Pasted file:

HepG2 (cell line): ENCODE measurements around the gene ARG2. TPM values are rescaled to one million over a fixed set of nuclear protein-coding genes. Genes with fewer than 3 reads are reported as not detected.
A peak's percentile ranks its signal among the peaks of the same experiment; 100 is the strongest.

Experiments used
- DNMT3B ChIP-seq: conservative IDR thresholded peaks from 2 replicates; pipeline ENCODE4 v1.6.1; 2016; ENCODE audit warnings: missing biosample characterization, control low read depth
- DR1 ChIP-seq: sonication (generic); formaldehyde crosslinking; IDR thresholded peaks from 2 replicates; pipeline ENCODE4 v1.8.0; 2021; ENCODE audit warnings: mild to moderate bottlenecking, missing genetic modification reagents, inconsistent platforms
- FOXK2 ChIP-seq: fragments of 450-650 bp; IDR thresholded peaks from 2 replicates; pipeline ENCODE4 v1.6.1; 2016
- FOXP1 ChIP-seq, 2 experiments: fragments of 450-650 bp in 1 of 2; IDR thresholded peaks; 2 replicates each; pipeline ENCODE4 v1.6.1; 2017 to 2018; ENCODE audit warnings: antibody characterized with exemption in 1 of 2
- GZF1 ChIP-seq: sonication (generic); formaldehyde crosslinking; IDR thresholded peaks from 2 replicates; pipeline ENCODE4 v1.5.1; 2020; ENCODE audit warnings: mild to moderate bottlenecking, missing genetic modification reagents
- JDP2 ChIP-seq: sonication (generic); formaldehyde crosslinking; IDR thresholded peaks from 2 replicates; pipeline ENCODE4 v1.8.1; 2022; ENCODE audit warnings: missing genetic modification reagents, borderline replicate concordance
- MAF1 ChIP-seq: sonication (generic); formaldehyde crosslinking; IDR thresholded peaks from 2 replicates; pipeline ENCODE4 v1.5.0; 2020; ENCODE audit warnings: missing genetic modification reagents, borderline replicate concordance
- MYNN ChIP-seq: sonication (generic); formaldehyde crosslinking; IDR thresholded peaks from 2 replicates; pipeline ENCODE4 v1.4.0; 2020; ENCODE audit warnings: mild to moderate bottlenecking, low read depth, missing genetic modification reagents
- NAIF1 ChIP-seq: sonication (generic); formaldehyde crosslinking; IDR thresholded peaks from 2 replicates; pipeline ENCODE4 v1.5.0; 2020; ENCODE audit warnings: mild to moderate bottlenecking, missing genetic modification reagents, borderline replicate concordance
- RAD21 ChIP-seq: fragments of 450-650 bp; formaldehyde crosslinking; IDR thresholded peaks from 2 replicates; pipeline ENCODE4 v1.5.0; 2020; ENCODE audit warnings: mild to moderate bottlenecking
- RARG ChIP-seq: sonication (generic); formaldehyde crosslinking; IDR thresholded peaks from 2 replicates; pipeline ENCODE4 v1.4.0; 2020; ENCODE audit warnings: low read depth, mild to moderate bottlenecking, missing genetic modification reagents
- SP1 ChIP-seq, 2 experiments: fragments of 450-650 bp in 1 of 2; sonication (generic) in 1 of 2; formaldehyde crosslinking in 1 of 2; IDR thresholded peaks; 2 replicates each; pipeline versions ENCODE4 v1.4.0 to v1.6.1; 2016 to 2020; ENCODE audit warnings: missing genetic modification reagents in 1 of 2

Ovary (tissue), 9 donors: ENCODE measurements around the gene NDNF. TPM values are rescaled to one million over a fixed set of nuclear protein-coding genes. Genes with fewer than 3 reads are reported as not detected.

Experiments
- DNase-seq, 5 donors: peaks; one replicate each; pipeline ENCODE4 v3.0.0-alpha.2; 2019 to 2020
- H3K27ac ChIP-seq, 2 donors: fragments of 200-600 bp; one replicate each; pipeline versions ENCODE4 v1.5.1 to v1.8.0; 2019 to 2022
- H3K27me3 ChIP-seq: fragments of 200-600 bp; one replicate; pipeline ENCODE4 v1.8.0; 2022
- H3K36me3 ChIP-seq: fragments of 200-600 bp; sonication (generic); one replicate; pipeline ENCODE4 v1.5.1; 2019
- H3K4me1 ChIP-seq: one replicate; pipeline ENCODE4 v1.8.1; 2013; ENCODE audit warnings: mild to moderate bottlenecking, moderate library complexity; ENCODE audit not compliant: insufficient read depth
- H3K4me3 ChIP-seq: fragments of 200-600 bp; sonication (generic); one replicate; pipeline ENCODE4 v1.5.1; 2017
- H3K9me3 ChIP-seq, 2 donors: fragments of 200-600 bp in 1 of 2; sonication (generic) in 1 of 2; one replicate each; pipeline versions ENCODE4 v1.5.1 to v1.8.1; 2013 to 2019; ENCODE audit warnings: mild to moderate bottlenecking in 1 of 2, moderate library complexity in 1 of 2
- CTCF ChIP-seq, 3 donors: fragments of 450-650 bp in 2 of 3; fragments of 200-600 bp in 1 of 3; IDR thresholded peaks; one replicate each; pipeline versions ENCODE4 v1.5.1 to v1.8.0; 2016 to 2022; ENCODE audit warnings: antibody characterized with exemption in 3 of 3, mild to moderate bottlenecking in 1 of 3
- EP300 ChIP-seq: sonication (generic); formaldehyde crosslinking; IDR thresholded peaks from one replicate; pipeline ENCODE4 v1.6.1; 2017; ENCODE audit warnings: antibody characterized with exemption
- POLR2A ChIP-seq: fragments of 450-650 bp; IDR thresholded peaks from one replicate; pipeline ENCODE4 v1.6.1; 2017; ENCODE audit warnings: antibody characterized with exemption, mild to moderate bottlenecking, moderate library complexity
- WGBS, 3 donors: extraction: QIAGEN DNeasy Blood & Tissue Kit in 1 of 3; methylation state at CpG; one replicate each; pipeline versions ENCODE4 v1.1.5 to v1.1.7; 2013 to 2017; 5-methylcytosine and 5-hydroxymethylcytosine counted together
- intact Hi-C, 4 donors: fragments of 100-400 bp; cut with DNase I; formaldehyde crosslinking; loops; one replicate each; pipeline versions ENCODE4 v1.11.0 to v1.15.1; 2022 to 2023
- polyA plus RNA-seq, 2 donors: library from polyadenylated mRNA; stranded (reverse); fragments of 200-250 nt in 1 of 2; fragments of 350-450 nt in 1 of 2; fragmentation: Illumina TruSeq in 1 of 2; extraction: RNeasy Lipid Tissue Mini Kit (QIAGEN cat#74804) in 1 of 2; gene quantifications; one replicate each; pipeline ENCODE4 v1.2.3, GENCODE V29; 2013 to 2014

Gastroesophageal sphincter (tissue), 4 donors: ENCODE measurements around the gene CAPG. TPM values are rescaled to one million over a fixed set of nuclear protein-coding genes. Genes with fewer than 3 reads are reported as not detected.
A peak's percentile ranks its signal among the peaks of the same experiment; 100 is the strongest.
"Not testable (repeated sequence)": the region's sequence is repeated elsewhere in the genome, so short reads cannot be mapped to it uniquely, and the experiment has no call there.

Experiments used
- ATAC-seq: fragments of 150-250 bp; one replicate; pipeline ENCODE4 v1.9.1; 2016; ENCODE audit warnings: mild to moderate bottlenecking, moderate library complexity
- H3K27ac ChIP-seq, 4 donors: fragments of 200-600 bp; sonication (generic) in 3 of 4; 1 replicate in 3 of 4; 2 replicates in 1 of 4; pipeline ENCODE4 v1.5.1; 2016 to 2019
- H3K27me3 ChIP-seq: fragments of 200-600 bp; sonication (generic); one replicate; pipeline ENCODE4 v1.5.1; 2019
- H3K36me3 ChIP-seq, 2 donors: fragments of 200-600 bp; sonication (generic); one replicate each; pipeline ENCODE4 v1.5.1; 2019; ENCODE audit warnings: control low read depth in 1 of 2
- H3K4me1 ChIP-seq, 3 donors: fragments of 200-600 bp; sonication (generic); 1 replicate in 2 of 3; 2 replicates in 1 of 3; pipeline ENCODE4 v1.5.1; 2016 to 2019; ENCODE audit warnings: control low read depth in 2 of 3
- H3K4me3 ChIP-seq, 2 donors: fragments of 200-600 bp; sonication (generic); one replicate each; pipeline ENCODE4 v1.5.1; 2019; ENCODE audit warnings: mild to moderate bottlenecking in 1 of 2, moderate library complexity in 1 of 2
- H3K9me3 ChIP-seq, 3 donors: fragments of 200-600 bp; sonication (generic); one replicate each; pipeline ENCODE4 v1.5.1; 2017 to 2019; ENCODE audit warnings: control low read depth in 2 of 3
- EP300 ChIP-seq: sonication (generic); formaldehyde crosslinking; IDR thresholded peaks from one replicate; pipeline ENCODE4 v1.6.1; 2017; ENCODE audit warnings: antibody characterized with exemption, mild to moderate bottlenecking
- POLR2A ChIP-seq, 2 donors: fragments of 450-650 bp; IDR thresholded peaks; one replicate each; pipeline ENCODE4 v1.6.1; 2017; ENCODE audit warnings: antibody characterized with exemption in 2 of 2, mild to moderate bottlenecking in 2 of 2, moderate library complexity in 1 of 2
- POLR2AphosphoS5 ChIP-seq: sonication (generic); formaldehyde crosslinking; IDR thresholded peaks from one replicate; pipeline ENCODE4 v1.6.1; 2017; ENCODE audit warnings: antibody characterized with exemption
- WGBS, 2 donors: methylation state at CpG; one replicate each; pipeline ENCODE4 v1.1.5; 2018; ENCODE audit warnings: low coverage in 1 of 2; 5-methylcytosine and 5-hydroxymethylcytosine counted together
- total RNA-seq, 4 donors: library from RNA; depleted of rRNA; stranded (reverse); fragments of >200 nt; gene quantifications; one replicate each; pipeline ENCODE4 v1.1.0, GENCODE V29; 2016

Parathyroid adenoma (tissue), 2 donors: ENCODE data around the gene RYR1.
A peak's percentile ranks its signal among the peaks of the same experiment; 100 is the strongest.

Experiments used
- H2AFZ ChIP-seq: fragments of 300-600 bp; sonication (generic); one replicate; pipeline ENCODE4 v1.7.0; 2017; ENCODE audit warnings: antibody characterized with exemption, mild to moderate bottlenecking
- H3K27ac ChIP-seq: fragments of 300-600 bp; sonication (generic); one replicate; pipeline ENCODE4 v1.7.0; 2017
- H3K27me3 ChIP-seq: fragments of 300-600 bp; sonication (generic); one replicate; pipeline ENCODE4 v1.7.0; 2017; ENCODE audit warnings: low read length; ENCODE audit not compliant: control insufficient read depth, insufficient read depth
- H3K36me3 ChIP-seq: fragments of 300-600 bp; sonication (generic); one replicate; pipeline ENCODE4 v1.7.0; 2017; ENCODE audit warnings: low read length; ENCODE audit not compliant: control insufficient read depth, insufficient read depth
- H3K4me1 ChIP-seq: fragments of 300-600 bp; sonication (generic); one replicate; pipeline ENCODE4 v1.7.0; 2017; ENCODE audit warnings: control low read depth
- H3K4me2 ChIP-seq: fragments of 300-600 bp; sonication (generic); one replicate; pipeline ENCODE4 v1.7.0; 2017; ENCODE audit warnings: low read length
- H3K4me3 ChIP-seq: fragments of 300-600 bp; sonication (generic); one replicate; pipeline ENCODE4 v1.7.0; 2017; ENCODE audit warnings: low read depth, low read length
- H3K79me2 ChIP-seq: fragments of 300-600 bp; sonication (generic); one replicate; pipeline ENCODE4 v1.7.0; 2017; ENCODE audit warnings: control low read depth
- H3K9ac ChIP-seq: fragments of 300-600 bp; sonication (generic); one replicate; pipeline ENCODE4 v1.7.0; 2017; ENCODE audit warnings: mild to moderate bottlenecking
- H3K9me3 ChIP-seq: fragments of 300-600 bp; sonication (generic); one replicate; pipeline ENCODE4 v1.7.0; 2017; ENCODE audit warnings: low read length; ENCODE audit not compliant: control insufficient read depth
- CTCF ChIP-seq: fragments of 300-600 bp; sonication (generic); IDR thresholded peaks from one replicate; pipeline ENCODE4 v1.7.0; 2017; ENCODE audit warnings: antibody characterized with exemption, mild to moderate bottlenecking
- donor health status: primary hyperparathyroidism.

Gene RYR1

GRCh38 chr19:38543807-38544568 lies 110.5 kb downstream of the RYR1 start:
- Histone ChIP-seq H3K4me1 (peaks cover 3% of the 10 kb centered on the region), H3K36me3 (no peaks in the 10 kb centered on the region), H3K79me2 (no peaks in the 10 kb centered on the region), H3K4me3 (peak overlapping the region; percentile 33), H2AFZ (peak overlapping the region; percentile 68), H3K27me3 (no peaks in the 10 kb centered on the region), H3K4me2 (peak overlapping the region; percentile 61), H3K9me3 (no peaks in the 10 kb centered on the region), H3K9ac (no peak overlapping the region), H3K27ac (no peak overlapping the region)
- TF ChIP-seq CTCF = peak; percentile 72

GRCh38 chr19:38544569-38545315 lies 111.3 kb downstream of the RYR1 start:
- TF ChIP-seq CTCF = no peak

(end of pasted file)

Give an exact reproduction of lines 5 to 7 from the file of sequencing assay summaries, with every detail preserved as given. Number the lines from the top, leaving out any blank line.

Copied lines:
- DR1 ChIP-seq: sonication (generic); formaldehyde crosslinking; IDR thresholded peaks from 2 replicates; pipeline ENCODE4 v1.8.0; 2021; ENCODE audit warnings: mild to moderate bottlenecking, missing genetic modification reagents, inconsistent platforms
- FOXK2 ChIP-seq: fragments of 450-650 bp; IDR thresholded peaks from 2 replicates; pipeline ENCODE4 v1.6.1; 2016
- FOXP1 ChIP-seq, 2 experiments: fragments of 450-650 bp in 1 of 2; IDR thresholded peaks; 2 replicates each; pipeline ENCODE4 v1.6.1; 2017 to 2018; ENCODE audit warnings: antibody characterized with exemption in 1 of 2